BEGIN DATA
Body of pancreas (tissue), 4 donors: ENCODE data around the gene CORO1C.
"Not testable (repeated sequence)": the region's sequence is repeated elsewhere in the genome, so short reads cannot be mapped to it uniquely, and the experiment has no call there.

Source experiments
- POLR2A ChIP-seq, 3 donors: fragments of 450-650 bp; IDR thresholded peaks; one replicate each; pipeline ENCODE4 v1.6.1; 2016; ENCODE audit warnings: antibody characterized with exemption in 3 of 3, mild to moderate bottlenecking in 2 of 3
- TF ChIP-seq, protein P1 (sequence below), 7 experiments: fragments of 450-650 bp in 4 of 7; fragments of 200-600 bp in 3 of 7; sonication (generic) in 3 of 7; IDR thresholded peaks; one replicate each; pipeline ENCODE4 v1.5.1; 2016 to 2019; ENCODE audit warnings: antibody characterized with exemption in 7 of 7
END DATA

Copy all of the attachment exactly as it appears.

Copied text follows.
Body of pancreas (tissue), 4 donors: ENCODE data around the gene CORO1C.
"Not testable (repeated sequence)": the region's sequence is repeated elsewhere in the genome, so short reads cannot be mapped to it uniquely, and the experiment has no call there.

Source experiments
- POLR2A ChIP-seq, 3 donors: fragments of 450-650 bp; IDR thresholded peaks; one replicate each; pipeline ENCODE4 v1.6.1; 2016; ENCODE audit warnings: antibody characterized with exemption in 3 of 3, mild to moderate bottlenecking in 2 of 3
- TF ChIP-seq, protein P1 (sequence below), 7 experiments: fragments of 450-650 bp in 4 of 7; fragments of 200-600 bp in 3 of 7; sonication (generic) in 3 of 7; IDR thresholded peaks; one replicate each; pipeline ENCODE4 v1.5.1; 2016 to 2019; ENCODE audit warnings: antibody characterized with exemption in 7 of 7